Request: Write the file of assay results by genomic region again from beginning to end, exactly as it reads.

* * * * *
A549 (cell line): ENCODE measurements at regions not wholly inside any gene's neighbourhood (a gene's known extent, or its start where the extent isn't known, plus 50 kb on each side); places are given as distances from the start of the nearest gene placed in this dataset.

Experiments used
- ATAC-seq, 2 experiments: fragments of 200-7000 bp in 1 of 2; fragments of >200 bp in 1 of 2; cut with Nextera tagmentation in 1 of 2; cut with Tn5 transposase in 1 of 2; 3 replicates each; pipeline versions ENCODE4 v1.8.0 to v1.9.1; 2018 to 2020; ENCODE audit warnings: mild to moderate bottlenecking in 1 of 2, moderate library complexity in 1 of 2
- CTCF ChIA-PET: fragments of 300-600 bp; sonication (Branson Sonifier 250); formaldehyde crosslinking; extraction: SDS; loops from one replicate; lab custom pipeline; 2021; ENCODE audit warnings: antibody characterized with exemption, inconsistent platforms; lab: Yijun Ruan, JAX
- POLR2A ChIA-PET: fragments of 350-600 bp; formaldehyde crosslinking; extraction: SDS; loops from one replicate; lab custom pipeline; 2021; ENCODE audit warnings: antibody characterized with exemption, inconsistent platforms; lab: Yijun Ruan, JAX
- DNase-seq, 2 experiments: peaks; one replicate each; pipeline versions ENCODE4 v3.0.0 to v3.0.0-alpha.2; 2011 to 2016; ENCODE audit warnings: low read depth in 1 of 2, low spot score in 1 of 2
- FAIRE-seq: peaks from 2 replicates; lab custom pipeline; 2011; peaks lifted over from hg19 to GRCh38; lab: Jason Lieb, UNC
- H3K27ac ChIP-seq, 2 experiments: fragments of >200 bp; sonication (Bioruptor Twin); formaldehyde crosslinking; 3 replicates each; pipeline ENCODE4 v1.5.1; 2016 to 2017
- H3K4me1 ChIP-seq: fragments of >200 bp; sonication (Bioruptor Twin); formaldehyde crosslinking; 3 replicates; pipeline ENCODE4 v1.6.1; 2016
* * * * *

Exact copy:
A549 (cell line): ENCODE measurements at regions not wholly inside any gene's neighbourhood (a gene's known extent, or its start where the extent isn't known, plus 50 kb on each side); places are given as distances from the start of the nearest gene placed in this dataset.

Experiments used
- ATAC-seq, 2 experiments: fragments of 200-7000 bp in 1 of 2; fragments of >200 bp in 1 of 2; cut with Nextera tagmentation in 1 of 2; cut with Tn5 transposase in 1 of 2; 3 replicates each; pipeline versions ENCODE4 v1.8.0 to v1.9.1; 2018 to 2020; ENCODE audit warnings: mild to moderate bottlenecking in 1 of 2, moderate library complexity in 1 of 2
- CTCF ChIA-PET: fragments of 300-600 bp; sonication (Branson Sonifier 250); formaldehyde crosslinking; extraction: SDS; loops from one replicate; lab custom pipeline; 2021; ENCODE audit warnings: antibody characterized with exemption, inconsistent platforms; lab: Yijun Ruan, JAX
- POLR2A ChIA-PET: fragments of 350-600 bp; formaldehyde crosslinking; extraction: SDS; loops from one replicate; lab custom pipeline; 2021; ENCODE audit warnings: antibody characterized with exemption, inconsistent platforms; lab: Yijun Ruan, JAX
- DNase-seq, 2 experiments: peaks; one replicate each; pipeline versions ENCODE4 v3.0.0 to v3.0.0-alpha.2; 2011 to 2016; ENCODE audit warnings: low read depth in 1 of 2, low spot score in 1 of 2
- FAIRE-seq: peaks from 2 replicates; lab custom pipeline; 2011; peaks lifted over from hg19 to GRCh38; lab: Jason Lieb, UNC
- H3K27ac ChIP-seq, 2 experiments: fragments of >200 bp; sonication (Bioruptor Twin); formaldehyde crosslinking; 3 replicates each; pipeline ENCODE4 v1.5.1; 2016 to 2017
- H3K4me1 ChIP-seq: fragments of >200 bp; sonication (Bioruptor Twin); formaldehyde crosslinking; 3 replicates; pipeline ENCODE4 v1.6.1; 2016